A Massachusetts commission that was supposed to deliver recommendations on the expansion of those who would be required to report suspected child abuse or neglect has failed to settle on a path forward.
According to a summary written by the Office of the Child Advocate, the Mandated Reporter Commission came to realize over its many months of work “that there were important voices missing” from its discussions.
The panel’s composition and mandate were spelled out in state law, and so its hands were tied in some sense. But commissioners felt the absence of those voices — especially people with lived experience within the child welfare system — meant any recommendations it might make should be deeply informed by parents, youth and others whose lives would be affected.
Recommendations from the perspective of the range of professionals who work within the systems, while critical, would not be sufficient without that input, wrote Maria Mossaides, who chaired the commission. Therefore, the commission failed to reach a consensus on any recommendations.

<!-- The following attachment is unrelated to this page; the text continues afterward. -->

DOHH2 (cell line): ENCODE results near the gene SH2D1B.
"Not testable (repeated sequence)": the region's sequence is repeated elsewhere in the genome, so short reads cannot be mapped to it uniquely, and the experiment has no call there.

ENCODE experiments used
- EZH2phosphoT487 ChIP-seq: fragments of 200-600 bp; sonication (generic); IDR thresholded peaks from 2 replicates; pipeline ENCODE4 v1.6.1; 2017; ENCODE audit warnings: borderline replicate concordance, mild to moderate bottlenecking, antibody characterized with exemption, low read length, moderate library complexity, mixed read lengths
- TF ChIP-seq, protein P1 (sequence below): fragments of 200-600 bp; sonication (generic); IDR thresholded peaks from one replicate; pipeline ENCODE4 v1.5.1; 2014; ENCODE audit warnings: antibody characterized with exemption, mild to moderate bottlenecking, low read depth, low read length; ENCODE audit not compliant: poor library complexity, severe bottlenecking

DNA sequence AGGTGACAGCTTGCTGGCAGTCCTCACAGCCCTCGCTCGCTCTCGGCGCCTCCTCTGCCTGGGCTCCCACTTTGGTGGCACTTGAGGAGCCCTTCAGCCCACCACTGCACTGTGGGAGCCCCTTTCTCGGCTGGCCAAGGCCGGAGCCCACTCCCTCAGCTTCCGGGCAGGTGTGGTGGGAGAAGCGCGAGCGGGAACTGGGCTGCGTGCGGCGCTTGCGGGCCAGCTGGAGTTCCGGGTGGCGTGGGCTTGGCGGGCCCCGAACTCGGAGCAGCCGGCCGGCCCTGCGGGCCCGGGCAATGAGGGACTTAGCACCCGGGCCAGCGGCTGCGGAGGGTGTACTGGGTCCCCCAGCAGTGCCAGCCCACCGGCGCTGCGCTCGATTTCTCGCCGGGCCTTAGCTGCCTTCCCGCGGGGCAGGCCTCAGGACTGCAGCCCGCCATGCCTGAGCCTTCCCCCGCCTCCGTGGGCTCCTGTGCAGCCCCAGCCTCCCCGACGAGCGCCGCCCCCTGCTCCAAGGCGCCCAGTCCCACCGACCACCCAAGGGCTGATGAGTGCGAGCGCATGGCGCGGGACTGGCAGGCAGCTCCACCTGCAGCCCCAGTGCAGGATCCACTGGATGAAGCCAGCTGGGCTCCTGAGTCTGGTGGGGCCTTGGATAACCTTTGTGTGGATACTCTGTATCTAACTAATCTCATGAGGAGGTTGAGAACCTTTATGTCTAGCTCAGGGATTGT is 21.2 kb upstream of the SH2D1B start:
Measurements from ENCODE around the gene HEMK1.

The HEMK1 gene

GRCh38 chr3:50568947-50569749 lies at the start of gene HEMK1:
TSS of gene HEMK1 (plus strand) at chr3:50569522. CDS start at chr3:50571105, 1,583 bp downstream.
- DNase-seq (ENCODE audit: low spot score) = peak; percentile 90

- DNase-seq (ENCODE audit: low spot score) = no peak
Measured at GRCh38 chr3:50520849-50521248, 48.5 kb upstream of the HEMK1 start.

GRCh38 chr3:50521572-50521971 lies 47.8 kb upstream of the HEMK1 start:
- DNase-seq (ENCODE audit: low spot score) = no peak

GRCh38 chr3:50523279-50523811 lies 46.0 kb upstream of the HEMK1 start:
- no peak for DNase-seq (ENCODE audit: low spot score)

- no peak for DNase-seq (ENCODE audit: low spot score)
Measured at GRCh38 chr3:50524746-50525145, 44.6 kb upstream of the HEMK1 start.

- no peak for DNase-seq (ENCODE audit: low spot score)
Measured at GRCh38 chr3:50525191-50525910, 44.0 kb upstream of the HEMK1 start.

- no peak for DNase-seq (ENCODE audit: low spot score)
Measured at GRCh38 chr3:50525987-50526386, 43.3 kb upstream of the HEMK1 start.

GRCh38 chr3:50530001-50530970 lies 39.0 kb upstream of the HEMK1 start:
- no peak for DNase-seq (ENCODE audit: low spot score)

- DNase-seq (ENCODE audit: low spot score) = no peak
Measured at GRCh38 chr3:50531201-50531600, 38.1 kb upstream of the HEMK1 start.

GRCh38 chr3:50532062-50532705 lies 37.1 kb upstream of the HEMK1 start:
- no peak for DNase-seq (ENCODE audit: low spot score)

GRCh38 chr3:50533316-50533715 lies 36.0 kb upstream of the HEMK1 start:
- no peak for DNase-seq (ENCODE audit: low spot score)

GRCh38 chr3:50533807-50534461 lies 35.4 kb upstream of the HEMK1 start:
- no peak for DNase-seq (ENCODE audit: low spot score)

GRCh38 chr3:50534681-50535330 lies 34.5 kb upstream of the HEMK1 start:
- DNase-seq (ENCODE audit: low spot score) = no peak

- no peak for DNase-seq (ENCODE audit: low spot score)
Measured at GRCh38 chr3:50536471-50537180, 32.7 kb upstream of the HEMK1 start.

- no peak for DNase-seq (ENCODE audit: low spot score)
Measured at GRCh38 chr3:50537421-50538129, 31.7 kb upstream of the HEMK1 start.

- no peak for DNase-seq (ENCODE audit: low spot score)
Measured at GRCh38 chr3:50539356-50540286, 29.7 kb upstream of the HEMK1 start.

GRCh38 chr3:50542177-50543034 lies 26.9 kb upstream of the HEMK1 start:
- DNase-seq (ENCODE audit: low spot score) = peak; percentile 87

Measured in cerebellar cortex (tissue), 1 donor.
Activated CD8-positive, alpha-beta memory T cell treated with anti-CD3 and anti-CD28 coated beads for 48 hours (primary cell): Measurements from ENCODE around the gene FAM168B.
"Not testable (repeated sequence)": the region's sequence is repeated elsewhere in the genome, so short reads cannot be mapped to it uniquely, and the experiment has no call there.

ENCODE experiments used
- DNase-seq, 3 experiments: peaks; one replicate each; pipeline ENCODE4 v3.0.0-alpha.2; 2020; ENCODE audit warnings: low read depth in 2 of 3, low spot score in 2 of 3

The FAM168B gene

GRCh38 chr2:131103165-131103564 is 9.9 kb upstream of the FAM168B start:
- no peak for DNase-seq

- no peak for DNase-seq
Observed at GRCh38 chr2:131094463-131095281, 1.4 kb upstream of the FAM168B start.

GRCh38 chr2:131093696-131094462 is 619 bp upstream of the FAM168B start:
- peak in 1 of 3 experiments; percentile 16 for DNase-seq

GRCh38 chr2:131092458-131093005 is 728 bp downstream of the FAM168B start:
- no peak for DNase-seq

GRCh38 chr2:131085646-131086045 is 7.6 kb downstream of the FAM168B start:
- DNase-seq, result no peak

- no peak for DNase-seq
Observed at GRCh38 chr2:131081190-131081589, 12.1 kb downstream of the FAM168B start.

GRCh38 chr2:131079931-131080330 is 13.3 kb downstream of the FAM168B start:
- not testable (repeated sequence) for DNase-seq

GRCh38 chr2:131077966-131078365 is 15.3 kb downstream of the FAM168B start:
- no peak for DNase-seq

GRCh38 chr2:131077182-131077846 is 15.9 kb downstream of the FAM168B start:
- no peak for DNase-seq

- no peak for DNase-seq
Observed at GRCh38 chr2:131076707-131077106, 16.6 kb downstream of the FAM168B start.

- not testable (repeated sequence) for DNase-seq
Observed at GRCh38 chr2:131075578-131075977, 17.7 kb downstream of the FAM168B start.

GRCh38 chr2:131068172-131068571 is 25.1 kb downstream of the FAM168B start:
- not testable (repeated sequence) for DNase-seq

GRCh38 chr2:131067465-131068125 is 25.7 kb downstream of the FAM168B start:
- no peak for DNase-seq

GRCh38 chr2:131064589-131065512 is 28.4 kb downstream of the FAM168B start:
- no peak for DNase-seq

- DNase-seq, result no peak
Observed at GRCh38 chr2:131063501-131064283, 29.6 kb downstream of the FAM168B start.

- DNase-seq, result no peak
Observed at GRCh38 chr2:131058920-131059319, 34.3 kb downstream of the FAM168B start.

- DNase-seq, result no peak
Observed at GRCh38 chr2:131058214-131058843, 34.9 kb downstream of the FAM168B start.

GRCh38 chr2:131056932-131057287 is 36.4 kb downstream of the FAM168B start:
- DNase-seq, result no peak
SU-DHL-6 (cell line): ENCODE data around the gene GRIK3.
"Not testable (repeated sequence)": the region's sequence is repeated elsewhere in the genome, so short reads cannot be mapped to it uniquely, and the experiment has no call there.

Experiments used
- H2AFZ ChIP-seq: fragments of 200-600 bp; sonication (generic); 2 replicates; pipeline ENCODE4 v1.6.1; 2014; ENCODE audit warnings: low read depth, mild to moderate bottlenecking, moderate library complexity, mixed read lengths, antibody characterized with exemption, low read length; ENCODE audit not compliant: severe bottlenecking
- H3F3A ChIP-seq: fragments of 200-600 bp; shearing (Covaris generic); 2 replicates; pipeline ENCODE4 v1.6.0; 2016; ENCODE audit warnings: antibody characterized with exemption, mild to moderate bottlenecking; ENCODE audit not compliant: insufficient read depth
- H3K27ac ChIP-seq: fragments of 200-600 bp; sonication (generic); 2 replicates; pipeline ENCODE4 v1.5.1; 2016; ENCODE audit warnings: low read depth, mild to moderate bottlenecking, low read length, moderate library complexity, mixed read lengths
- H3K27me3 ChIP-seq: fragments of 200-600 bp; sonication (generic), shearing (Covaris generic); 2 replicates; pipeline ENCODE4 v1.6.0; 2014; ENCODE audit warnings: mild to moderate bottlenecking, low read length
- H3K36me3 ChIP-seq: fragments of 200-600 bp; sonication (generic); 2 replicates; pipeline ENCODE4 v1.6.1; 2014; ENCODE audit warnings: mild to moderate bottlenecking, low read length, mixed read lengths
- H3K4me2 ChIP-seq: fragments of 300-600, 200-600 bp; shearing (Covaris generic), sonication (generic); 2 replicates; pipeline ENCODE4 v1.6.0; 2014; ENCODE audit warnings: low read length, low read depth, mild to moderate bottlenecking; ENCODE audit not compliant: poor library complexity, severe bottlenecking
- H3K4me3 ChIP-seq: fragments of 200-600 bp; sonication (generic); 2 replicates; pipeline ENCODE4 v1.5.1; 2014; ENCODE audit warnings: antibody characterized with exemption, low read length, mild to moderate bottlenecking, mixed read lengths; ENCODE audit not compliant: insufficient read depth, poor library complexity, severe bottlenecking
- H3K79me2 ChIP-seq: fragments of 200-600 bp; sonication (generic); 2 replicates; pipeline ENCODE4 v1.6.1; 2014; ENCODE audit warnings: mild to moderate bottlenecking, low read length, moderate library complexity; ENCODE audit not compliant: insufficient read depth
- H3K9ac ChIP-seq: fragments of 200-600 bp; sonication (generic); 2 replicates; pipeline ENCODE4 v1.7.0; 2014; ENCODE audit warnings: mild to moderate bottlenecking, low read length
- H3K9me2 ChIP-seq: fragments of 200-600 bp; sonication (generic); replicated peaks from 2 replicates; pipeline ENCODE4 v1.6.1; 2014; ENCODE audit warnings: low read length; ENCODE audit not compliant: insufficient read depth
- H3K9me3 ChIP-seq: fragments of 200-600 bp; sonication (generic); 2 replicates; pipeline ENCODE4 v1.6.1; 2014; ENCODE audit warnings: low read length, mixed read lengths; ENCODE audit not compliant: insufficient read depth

The effort nevertheless represented an “important first step” toward a racially equitable child welfare system, said commission member Lisa Hewitt, general counsel of the Committee for Public Counsel Services.
Only at the end of the process did the commission hold a public hearing. She called the testimony of system-involved families “poignant and enlightening” but highlighted the need to do some more work, according to Commonwealth Magazine.
Susan Elsen, a staff attorney in the Massachusetts Law Reform Institute’s family and child justice unit, was more blunt, saying the inability to move forward “reflected the fact that they weren’t looking at the right problems.”
Elsen said the panel did pinpoint the need to do something about sexual abuse by coaches and a lack of standardized training for mandated reporters, but it didn’t adequately address how expanding the mandated reporter system would solve any problems.
So in the end, the report amounted to a description of the problems Massachusetts faces with its mandated reporter system and a blueprint for further, more inclusive discussion.